Still, the extent to which bad actors are manipulating journalistic norms and principles has reached a historic high. As has been said many times, Donald Trump is not the first, but he may be the most successful. In 2020, James Fallows cautioned that “this president is different; the rules are different; and if it doesn’t adapt fast, the press will stand as yet another institution that failed in a moment of crucial pressure.” 

Although we’ve all heard that warning multiple times, most of us have not made significant changes in our practices and have thereby allowed countless other politicians and pundits to follow Trump’s lead, using us to spread misinformation. The changes can’t be incremental. Instead, as Jon Allsop noted in the Columbia Journalism Review, “saving democracy [will] require media scrutiny of the functioning of America’s political and media systems as a whole.” 

We all know that, speaking broadly, Americans don’t trust us. Trust in media of all kinds is at an all-time low. The situation is so dire that half of our audience believes national news organizations deliberately try to mislead the public. Fewer than one in four respondents in that Gallup/Knight Foundation survey said they think journalists act in the best interests of the public. Oof.

Again, it’s easy to say that’s not our fault, that surveys also show NPR is the most trusted news source in the U.S. But just over half of adults who have heard of NPR trust us (and I think we can acknowledge that most people say “NPR” when what they mean is “public radio.”). That means nearly half of our potential audience doesn’t trust us, with The Economist, the BBC, PBS, and The Wall Street Journal showing similar results. Gallup started asking about trust in media in 1972 when nearly 70% of Americans had faith in our industry. It’s worth asking what we did or failed to do that contributed to the steep decline in confidence. 

Some of that is out of our control, but we’ve made big mistakes that did not lead to significant changes in practices. I’m sure many of us regret an overabundance of confidence about government intelligence in the lead-up to the 2003 Iraq War, and the widespread use of anonymous sources who were later shown to have manipulated news coverage.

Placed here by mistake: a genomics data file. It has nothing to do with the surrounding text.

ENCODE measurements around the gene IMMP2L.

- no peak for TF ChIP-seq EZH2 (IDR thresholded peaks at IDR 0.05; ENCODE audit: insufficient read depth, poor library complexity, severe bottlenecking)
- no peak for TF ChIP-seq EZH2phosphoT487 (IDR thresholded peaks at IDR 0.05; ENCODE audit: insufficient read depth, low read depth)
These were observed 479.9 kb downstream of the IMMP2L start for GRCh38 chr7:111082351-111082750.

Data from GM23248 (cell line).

As an industry, we have screwed up a lot of big stories: the bra burnings that never happened in Atlantic City, the crack babies who didn’t exist, the soldier (Jessica Lynch) whose rescue was not quite as heroic as portrayed. We have sometimes created or reinforced storylines that misled the public. As Rene Denfeld wrote in 2002, “Media myths aren’t harmless. They can scare people, reinforce their biases and become tools of manipulation.” 

We helped spread the false rumor that vaccines aren’t safe, partly by interviewing countless “concerned parents” and balancing their voices with those of medical experts, as though their opinions were equally valid. That blunder contributed to the concern over the COVID vaccine. I’m not laying all of the blame at our door, but I do think we should take responsibility for the part we played. Richard Horton of The Lancet was expressing regret about coverage during the pandemic when he said, “Some have told me that, looking back, they realize they should have asked more questions about the much-repeated statement that politicians were following ‘the science.’ I would have asked which scientists.”